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Preparing For The Tax Law Changes In 2013

Updated on March 2, 2013

Tax Changes

The topic of taxes is always one which is greatly debated from both a political as well as an economic perspective. Regardless of one’s political persuasion on such issues, one constant always remains the same. We each do all that we can to avoid paying these taxes, hopefully within the limits of the law. With the end of the 2012 elections it is still a bit difficult to be prepared as there are numerous changes set to take place on an automatic basis, and other still being negotiated.

The tax code has various aspects that affect the individual as well as corporate entities. All changes to the tax code affect every one of us at least indirectly, if not directly. But let’s have a look at the pending changes for 2013 assuming no legislative action so we can be better prepared.

Taxes on Investments & Savings…Starting in 2013 as part of the Health Care and Education Reconciliation Act you must add a new 3.8% Medicare tax on all of your investment income. This includes interest from the bank, dividends, capital gains, rental income & royalties. These are sources of income which the IRS describes as "unearned income" sources. However, the tax is a bit more complicated. This new surtax is 3.8% of the lesser of the taxpayer’s net investment income; or excess of adjusted gross income (AGI) over the "threshold amount." (The threshold amount is $200,000 for single filers; $250,000 for married filing jointly; and $125,000 for married filing separately.) For Example...In the case of a home sale, the captial gain on the sale increases the AGI by the amount of the gain. The gain is added to other income sources and if it totals more than the threshold, you are subject to the tax. As a result of the new taxes on investment income, it is important that going forward you note the term "AGI". This makes maximizing tax shelters like 401k/403b plans and other employer sponsored plans more important. Contributions to these plans bring down the AGI. This may also make 2012 a good year under certain circumstances to realize some capital gains on investments you were considering selling to capture the lower tax rate and accelerate the selling. Additionally, tax loss harvesting strategies will become more important as a result of this new tax on investment income. To understand some more basic strategies on tax loss harvesting read below.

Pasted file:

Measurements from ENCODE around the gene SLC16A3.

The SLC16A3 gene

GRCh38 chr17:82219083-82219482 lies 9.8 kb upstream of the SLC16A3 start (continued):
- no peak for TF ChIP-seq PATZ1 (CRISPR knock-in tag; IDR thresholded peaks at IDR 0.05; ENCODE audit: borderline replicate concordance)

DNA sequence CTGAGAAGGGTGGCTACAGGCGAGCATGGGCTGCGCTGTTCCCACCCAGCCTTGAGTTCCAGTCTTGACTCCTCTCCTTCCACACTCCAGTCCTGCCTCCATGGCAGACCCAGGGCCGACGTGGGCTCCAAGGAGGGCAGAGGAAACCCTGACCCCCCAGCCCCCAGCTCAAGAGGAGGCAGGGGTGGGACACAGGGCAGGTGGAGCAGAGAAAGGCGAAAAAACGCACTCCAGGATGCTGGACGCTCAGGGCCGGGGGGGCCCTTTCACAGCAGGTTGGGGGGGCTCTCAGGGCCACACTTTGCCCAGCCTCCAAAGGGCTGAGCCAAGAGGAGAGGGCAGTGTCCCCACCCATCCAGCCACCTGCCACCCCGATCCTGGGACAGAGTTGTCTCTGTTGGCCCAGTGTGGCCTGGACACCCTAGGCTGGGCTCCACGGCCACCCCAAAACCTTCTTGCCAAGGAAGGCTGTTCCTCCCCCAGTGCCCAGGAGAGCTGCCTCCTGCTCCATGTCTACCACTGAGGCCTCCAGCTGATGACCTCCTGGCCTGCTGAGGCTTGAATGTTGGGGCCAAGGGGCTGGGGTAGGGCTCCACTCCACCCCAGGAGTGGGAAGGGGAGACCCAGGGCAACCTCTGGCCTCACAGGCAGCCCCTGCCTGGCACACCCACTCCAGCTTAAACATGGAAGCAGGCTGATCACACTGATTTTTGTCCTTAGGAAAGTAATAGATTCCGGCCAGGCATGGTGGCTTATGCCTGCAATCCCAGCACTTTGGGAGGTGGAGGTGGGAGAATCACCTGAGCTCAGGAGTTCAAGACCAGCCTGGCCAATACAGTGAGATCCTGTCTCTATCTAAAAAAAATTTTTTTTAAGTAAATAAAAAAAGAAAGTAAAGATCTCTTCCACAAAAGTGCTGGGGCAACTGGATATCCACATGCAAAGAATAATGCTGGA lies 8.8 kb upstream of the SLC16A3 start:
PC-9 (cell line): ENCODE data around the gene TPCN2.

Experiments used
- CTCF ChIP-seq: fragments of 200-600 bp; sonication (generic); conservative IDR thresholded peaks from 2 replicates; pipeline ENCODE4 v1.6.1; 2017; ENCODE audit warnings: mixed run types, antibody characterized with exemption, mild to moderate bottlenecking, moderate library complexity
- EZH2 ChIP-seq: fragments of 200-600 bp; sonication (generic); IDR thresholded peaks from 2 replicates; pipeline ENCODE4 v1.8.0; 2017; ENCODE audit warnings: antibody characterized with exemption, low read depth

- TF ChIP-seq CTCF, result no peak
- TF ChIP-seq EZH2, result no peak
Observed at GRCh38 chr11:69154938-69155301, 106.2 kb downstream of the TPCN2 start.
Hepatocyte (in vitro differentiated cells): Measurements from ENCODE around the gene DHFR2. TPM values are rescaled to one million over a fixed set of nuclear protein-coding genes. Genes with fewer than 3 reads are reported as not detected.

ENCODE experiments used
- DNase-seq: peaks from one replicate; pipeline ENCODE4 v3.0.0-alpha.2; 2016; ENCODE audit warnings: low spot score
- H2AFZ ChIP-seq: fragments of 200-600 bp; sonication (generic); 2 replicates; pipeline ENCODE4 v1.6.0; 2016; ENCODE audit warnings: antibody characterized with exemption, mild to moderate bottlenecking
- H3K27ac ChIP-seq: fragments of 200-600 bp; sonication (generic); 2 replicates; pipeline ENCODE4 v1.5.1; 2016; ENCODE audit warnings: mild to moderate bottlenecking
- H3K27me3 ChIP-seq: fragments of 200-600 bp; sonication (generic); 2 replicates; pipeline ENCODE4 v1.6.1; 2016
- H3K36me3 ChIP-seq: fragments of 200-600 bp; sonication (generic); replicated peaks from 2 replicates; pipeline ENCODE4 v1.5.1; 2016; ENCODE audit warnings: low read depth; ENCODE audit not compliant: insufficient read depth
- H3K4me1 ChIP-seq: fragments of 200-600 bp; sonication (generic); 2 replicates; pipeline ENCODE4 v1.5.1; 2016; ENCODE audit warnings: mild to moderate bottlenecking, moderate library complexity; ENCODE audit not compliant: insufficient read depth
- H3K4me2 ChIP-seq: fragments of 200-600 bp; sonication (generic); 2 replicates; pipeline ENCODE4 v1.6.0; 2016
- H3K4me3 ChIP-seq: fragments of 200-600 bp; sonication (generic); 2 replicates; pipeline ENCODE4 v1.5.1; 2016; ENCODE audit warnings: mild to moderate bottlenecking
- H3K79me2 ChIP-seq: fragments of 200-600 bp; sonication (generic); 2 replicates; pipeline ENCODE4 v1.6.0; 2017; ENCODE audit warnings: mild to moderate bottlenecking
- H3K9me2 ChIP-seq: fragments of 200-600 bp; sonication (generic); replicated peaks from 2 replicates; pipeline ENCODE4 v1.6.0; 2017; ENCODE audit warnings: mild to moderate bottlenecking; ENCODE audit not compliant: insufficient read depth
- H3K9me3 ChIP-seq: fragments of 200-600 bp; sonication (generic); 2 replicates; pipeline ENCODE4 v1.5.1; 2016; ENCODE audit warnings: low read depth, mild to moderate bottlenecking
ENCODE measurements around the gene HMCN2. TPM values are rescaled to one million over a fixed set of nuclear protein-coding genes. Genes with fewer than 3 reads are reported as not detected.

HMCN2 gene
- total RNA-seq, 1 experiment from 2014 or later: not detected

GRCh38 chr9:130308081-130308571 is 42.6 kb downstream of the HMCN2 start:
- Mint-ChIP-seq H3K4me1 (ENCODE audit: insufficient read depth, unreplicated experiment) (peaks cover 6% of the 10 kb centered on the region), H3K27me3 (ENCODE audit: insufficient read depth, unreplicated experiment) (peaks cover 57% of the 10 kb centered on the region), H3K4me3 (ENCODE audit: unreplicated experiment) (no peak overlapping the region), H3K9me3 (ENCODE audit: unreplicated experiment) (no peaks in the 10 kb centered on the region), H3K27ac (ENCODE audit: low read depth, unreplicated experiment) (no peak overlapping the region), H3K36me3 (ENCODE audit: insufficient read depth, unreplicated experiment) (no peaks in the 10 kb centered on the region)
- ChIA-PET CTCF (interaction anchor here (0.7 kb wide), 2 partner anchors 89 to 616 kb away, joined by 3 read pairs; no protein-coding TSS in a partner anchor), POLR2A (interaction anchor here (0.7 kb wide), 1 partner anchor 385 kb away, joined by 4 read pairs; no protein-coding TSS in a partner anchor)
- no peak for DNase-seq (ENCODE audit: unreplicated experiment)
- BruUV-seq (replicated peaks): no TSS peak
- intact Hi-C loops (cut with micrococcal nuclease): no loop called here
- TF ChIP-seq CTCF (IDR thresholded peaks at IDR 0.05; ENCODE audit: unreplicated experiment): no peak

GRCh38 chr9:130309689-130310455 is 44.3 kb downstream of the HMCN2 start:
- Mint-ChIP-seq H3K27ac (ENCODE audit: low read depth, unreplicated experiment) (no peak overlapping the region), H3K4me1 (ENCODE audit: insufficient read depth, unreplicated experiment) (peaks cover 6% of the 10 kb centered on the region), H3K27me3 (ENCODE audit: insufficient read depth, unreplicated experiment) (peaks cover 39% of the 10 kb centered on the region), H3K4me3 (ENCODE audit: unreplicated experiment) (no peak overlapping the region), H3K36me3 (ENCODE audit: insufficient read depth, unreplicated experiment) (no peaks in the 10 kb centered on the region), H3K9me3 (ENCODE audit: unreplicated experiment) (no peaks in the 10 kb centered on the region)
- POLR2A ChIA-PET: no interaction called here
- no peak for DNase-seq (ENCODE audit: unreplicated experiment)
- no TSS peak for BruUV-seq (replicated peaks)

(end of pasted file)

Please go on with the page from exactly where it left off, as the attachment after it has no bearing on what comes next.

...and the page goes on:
Capital Gains…The current rate on long capital gains tax is a maximum of 15%. For those in lower income ranges it is currently lower than that. The new rate on long term capital gains will be 20%. This includes the long term capital gain distributions commonly paid out to holders of mutual fund positions. This again reinforces the need to focus on tax loss harvesting strategies. The new rate will be 20% plus another 3.8% for the new healthcare tax for those over the threshold for a combined 23.8%. Also keep in mind that those subject to AMT may also pay higher rates on capital gains.